Regards,

Stefan

Comments

re: Oracle's Sudden Jump Into The Cloud

Stefan,
I'm not sure how this amounts to a "sudden jump" into the Cloud - isn't it more of an uncomfortable shuffle?
IMHO I read it much more that the PaaS enhancements are there to support the fusion project and Oracle's SaaS offerings... not that Oracle is going to make any kind of PaaS play in isolation (whether for "private deployment" or otherwise).
My 2p...

re: Oracle's Sudden Jump Into The Cloud

Seems like they are moving the Project Caroline research by Sun to a productized offering for Channel Partners.

http://blog.gandalf-lab.com/2008/10/comparing-appengine-ec2-and-caroline.html

I would hardly call it Sudden Jump since this was always expected via the sun aqui.

Seems like a sensible approach. If you want to be the GE in the Airline business manufacturing Jet Engines, you should not try to compete with the BOEINGs and furtherdown the Delta's of the world.

re: Oracle's Sudden Jump Into The Cloud

Hi Niraj and Neil,

thank for you comments.
The "sudden" really related to the hesitating marketing Oracle made around cloud before they started the recent roadshow. As Larry doesn't really like the C-word, the whole company was not able to position its capabilities related to cloud computing until now. I do believe that this is a sudden and good change now.

Related to the technology: One main differentiator is the until now not really visible multi-tenant capability of the Oracle Fusion Middlware stack. I've seen the beginning of these effort before the SUN acquisition and thus they are not related to Project Caroline for sure.

I am not familiar enough with Project Caroline, but I can imagine that some of this knowledge went into the to-be-release Fusion Assembly Manager.
This is a software tools, which helps to prepare standardized images of Fusion Middleware and applications. Similar to IBM cloudburst appliance.

Thanks again for reading Forrester's blog.

Stefan

re: Oracle's Sudden Jump Into The Cloud

Allow me to join with your discussion here.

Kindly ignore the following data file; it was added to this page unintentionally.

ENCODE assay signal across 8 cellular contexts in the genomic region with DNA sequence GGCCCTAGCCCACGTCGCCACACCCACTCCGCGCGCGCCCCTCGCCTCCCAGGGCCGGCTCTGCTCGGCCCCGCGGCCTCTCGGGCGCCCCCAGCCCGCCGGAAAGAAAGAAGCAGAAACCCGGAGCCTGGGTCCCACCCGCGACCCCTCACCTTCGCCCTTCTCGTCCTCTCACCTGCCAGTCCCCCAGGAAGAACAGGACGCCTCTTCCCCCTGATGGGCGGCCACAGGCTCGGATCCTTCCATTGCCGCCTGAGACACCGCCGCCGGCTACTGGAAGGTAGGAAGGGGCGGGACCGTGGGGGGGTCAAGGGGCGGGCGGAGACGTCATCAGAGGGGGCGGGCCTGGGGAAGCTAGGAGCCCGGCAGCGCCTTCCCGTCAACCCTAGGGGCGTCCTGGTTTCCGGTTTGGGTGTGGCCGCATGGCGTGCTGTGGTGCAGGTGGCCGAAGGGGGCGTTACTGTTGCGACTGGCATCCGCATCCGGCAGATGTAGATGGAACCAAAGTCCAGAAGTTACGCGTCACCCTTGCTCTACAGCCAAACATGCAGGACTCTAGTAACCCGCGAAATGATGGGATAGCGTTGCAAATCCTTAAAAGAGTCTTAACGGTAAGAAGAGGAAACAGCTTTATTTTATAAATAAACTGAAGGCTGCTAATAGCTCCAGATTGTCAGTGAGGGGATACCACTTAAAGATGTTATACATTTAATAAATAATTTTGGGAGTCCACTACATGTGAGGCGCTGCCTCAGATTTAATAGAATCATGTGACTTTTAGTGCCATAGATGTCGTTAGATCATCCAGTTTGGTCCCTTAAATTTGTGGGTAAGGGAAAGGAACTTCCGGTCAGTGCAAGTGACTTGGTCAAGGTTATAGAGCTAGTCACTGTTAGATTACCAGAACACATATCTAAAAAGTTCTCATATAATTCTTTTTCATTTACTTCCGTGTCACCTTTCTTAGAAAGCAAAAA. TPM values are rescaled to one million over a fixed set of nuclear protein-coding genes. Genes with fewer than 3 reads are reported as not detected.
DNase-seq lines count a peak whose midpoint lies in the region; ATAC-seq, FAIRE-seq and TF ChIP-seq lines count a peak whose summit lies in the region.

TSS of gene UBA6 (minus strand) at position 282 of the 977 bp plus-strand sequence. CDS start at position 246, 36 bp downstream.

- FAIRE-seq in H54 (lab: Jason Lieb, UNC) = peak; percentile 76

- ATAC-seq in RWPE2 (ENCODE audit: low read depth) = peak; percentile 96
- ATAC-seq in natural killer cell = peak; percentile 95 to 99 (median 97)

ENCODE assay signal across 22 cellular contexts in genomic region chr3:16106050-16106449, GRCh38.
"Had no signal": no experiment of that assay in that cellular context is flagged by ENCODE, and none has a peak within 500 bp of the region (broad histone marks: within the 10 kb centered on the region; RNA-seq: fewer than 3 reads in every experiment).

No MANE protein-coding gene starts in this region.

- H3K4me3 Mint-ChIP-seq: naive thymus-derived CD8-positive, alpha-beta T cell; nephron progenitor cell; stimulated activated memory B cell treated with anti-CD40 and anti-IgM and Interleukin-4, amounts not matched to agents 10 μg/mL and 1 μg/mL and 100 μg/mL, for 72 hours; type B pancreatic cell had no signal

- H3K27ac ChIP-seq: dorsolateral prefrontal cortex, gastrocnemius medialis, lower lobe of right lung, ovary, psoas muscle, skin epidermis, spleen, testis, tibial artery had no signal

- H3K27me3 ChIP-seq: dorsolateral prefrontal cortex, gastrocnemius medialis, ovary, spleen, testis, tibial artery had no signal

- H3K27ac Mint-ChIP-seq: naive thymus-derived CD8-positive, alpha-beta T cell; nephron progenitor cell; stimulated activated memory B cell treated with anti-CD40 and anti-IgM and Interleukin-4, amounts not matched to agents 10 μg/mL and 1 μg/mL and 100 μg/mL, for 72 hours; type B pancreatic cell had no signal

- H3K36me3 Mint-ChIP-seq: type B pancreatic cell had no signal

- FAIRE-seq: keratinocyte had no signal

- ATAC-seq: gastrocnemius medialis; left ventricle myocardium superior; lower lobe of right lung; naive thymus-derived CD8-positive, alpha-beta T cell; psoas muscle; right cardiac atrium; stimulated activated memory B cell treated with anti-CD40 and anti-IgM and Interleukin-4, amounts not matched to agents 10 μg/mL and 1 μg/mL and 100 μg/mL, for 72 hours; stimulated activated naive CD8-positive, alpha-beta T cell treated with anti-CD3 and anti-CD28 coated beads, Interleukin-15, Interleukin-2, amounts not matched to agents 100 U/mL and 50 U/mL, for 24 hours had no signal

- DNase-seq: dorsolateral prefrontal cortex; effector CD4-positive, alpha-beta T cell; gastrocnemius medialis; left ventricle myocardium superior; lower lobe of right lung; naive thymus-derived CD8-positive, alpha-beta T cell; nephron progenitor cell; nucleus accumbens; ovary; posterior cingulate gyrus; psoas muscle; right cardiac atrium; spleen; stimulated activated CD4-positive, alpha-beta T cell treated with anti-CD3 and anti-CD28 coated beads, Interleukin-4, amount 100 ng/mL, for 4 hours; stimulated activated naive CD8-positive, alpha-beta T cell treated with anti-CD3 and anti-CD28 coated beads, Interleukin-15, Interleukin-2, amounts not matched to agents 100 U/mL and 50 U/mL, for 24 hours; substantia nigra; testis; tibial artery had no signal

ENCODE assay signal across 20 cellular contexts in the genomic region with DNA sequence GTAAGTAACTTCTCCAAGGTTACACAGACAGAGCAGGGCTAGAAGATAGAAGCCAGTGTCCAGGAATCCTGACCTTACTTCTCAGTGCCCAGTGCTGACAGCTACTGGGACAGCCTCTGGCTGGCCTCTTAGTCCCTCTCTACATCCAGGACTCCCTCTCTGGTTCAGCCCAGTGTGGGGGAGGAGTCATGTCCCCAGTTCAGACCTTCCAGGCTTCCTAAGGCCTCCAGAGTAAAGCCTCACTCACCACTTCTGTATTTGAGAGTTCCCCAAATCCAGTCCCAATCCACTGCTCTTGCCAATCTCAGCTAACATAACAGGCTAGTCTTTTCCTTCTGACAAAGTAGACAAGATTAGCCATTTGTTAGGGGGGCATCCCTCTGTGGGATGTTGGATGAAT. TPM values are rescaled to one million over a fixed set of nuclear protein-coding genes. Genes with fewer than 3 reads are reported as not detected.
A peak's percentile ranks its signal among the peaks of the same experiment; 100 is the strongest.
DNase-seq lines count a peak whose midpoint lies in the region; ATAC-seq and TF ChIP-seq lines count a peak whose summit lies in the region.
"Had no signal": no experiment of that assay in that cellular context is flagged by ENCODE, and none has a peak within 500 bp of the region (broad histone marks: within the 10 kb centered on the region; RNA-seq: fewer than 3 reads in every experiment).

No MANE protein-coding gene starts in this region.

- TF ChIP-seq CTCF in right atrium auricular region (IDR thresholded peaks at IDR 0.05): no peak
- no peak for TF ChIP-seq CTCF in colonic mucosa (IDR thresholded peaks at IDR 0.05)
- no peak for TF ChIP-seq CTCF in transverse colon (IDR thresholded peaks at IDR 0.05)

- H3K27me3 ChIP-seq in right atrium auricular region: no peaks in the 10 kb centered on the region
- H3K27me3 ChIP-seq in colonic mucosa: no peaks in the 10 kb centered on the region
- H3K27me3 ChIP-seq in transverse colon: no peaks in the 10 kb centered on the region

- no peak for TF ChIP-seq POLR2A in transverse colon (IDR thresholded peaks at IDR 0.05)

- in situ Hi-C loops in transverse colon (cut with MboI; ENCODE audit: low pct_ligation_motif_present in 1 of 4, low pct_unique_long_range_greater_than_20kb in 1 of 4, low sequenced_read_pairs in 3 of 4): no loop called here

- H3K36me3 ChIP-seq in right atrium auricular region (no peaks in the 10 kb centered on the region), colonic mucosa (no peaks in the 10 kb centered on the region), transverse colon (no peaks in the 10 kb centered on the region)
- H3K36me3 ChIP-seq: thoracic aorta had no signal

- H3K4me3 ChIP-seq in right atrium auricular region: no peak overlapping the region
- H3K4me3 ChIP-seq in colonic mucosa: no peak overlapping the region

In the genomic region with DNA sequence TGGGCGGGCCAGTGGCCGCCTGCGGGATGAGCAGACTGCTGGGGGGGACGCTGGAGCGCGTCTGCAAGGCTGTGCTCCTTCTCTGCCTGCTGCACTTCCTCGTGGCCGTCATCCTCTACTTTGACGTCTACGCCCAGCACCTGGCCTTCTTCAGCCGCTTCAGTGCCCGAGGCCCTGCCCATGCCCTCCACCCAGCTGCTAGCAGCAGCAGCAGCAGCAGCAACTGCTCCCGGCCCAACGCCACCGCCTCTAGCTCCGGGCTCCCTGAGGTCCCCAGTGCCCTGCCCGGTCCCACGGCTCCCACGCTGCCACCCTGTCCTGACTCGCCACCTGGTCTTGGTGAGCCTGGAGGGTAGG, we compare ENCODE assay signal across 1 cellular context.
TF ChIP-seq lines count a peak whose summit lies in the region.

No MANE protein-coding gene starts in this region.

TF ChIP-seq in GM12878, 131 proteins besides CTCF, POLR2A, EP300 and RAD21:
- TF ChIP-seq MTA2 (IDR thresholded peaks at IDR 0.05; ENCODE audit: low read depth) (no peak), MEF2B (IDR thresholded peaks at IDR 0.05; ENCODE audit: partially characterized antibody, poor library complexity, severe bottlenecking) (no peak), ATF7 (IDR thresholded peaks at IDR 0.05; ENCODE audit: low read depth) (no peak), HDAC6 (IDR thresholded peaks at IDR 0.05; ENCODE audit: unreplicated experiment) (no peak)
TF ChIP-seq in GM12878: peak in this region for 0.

I am just wondering why a sudden jump into cloud computing happened? Anyway, cloud computing is getting popular now.

re: Oracle's Sudden Jump Into The Cloud

Philam,

Oracle is "still" an engineering driven company, and not a marketing driven company. They tend to work hard an deliverables before they create a marketing buzz. With cloud, the competition is simply becoming too strong if they would have waited longer.

re: Oracle's Sudden Jump Into The Cloud

Philam,

Oracle is "still" an engineering driven company, and not a marketing driven company. They tend to work hard an deliverables before they create a marketing buzz. With cloud, the competition is simply becoming too strong if they would have waited longer.

re: Oracle's Sudden Jump Into The Cloud

Neil, I agree somewhat with your 'uncomfortable shuffle' assessment. The cloud is going to be governed by the small and medium sized software companies.

SaaS/Cloud has become a great software aqcuisition model for small businesses that cannot afford enterprise solutions and thus small software companies, that have direct access to clients in their immediate geographic area, will start appearing out of the woodwork due to the cheap cost of software development technology. They will have 'first-strike' capability to sell their cheaper services, while the likes of Oracle will need to resort to expensive marketing.

As more of these companies enter the SaaS/Cloud market, prices will be driven down to the benefit of the customers, but the detriment of those organizations with high overhead.

re: Oracle's Sudden Jump Into The Cloud

George,

agree on the pricing drop.
If you have a forrester.com account you'll see this in the market calculation mode of the PaaS market:
"Platform-As-A-Service Market Sizing"
http://www.forrester.com/rb/Research/platform-as-a-service_market_sizing/q/id/47483/t/2

Stefan